One question that always imposes itself is what a single country can do alone in an area that actually requires a global turnaround? What can be done within Serbia’s national borders that would be meaningfully visible and sustainable?

Under intergovernmental agreements, countries have committed to emission targets. As Serbia is expected to implement the Paris Agreement and act in accordance with EU 2030 Framework of Climate and Energy Policies, the National Assembly has adopted the Climate Change Act, which does not yet specify mitigation targets. This task will be undertaken as part of the Low Carbon Development Strategy. In order to understand why there are incentives for individual countries to work towards meeting emission targets, one needs to understand that the medium-term benefits of the use of fossil fuels will in reality – and as a result of ongoing changes in the energy market and regulatory mechanisms – create expensive delays in meeting the long-term Sustainable Development Goals and diminish economic competitiveness and the social co-benefits of climate action. There has never been a worse time to procrastinate!

We see that many cities are struggling to regulate their green areas and are turning to natural possibilities for ventilating cities. In that context, how do you view the construction projects underway in Serbian cities?

Urban greening is a global trend. Coalitions of world cities have been set up to share best practices and Belgrade became a member of the European Bank’s Green Cities Network in 2018, adopting the Green City Action Plan. These are excellent developments. However, the key problem facing all cities is in their capacity to address tensions between development and environmental protection. In order to reduce this tension, best practices in land use and construction should be promoted to showcase the benefits of urban greening to both citizens and other stakeholders. Luckily, most Serbian towns have the advantage of being relatively small in size and with easy access to amenities.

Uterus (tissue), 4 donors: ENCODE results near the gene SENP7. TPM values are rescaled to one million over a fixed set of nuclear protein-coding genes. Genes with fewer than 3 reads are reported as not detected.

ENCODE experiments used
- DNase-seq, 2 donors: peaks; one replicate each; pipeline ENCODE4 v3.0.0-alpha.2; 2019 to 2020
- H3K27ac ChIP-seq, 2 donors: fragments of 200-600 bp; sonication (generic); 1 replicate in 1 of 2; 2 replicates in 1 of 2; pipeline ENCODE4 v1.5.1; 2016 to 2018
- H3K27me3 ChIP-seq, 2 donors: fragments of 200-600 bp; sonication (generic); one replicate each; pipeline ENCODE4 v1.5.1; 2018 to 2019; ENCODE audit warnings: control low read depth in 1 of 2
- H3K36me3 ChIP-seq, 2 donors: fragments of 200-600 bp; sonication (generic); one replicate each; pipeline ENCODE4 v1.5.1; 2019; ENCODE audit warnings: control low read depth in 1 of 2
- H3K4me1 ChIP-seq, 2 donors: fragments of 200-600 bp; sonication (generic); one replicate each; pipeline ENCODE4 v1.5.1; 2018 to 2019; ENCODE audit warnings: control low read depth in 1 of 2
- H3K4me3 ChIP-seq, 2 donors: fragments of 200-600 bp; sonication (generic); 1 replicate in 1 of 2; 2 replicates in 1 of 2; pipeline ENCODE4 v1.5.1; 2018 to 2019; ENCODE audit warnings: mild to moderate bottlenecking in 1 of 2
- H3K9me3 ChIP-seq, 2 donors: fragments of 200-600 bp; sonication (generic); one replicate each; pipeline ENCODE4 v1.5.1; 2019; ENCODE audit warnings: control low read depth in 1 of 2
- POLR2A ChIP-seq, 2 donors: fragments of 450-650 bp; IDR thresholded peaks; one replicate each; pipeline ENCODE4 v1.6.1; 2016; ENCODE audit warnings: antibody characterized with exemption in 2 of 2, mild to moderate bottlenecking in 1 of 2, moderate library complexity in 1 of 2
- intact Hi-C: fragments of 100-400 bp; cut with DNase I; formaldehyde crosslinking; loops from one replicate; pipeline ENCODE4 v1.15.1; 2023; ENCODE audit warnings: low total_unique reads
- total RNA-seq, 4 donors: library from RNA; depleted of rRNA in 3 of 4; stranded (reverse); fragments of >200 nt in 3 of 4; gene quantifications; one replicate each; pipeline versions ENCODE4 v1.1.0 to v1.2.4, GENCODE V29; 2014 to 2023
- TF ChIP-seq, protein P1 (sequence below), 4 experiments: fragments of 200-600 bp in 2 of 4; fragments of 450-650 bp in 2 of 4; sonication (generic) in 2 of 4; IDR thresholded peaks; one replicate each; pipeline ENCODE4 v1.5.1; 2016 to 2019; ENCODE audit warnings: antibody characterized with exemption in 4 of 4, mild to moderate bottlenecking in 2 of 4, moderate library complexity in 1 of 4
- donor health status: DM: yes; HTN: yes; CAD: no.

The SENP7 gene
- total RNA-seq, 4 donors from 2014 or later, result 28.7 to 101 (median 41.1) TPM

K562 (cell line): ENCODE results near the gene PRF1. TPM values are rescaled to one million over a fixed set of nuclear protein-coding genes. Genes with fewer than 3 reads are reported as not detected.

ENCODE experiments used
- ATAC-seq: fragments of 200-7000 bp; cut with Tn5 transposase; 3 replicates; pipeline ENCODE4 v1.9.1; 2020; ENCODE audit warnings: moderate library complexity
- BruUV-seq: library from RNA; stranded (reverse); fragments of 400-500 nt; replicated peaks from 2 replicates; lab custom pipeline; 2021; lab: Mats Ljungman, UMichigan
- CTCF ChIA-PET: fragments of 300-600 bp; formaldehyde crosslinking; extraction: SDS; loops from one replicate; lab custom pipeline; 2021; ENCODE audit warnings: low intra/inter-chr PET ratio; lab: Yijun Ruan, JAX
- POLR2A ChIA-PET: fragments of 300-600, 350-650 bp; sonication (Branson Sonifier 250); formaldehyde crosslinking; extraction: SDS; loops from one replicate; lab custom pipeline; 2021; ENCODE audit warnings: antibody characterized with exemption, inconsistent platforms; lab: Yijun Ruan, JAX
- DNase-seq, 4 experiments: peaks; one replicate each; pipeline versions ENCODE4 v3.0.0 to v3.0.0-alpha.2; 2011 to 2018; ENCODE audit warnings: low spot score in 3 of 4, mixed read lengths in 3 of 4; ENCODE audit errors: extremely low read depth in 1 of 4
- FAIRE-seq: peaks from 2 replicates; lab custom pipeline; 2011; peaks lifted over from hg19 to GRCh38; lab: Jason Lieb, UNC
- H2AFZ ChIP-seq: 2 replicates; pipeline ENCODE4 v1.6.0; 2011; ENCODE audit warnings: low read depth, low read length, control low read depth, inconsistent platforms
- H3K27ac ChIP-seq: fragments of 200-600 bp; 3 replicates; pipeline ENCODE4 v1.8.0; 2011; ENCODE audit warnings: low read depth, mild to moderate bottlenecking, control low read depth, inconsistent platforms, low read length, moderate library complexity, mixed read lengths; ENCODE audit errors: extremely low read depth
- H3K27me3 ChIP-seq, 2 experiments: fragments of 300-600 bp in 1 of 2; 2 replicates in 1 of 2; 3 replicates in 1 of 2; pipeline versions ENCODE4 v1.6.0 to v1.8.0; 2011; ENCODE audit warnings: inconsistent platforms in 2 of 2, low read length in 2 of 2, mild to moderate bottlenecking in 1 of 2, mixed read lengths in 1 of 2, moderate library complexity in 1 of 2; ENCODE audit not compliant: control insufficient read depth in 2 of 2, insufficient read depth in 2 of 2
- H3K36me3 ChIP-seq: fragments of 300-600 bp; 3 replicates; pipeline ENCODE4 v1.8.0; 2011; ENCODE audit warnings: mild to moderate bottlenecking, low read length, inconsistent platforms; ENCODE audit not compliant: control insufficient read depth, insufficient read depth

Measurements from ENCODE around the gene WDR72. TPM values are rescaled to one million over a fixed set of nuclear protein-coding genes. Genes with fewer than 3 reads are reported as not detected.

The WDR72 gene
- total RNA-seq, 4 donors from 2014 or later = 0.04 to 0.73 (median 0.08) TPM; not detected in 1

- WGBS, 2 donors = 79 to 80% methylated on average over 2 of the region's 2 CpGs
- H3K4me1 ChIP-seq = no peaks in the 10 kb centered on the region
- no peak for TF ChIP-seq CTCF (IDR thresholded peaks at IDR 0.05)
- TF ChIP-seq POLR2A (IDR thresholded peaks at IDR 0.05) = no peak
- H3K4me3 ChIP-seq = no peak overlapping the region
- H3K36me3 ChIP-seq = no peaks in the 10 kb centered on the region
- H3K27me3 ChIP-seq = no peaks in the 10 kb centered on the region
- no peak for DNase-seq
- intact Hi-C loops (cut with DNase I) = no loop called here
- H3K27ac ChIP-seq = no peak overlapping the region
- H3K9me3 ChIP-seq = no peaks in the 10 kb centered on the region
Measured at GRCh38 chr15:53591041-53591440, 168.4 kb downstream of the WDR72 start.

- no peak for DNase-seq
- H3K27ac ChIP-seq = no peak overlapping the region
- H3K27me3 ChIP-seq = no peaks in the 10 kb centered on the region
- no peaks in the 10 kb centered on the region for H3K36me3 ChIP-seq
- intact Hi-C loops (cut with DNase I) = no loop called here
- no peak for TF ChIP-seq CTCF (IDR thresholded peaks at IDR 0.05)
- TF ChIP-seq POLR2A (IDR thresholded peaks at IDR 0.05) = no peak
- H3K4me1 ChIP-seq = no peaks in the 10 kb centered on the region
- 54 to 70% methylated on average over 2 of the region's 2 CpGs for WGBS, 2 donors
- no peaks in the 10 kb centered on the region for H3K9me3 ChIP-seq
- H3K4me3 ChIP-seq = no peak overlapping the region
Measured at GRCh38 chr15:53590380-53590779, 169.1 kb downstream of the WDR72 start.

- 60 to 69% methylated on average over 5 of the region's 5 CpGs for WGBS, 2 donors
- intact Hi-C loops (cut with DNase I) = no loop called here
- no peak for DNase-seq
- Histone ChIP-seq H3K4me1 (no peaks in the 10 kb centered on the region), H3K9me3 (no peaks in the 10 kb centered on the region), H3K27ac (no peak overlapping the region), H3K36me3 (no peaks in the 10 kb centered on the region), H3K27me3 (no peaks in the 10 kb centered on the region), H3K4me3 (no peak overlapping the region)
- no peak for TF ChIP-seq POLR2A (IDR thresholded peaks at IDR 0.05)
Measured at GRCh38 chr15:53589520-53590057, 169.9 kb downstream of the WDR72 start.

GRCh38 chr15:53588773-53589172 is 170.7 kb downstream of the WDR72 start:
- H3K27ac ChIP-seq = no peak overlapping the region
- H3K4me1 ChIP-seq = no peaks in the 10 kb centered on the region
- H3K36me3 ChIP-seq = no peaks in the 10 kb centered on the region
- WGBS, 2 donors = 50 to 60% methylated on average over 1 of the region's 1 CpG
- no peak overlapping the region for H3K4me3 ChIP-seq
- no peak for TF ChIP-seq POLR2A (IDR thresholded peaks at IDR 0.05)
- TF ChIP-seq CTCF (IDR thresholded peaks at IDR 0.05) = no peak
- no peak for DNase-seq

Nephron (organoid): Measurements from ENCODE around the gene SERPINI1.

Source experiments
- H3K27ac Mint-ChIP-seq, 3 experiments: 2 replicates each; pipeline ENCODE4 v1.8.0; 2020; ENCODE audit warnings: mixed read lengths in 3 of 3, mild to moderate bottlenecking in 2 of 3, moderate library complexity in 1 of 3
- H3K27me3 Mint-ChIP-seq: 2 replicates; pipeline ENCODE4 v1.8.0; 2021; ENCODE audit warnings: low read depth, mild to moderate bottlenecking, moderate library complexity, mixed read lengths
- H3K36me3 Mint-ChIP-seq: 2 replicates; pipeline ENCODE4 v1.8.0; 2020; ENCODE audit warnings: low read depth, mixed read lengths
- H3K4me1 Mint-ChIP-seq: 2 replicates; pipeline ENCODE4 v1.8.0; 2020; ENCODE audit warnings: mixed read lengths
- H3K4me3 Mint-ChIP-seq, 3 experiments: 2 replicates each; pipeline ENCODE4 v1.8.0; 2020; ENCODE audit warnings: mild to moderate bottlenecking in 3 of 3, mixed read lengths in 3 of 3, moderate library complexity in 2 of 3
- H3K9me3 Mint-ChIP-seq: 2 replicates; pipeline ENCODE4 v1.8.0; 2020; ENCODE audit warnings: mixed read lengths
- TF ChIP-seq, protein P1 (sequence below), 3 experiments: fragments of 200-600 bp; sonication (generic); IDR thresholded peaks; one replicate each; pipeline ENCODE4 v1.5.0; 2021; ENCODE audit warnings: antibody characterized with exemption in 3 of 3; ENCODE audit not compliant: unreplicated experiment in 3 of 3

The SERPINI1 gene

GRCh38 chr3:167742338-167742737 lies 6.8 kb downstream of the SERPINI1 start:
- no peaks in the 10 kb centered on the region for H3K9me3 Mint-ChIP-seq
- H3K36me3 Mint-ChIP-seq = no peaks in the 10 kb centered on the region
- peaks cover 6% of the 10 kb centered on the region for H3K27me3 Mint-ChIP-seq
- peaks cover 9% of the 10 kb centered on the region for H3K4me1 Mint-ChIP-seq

There are limits to what individuals can do. In theory, one can recommend avoiding driving cars, encourage riding bikes, using the train to visit the Adriatic, removing beef from one’s diet, becoming more energy efficient, planting a tree and so on

What, on the other side, can individuals do? You recently wrote that individuals, despite the best will, don’t have great possibilities to contribute to reducing the overall “carbon footprint”?

True. There are limits to what individuals can do. In theory, one can recommend avoiding driving cars, encourage riding bikes, using the train to visit the Adriatic, removing beef from one’s diet, becoming more energy efficient, planting a tree and so on. But we need to remember that these activities need to be convenient and streamlined, and to have a financial aspect. Indeed, paying more to be green is not an option for most. This is why, unless there is a price signal in making these activities attractive to the majority, climate-friendliness will remain voluntary and its effects minimal. The whole culture of middle-class ’comfort’ and ’status’ needs to change for there to be measurable emission reductions.

Where does that leave us as a country and citizens who’ve recognised environmental pollution as one of the greatest threats to the health and well-being of citizens?

A change in consumer culture is key, yet it is not easy to accomplish. ‘Nudging’ uses attractive examples of green practices that are hoped to entice people to adopt them. Introducing stricter regulations and fees may not find voters’ support. Selling greener appliances at competitive prices may still be a matter for the future. However, regardless of specifics, the authorities – including the government – need to be resolute in choosing long-term environmental strategies to make Serbia a model country in environmental protection – which I hope will happen before 2035.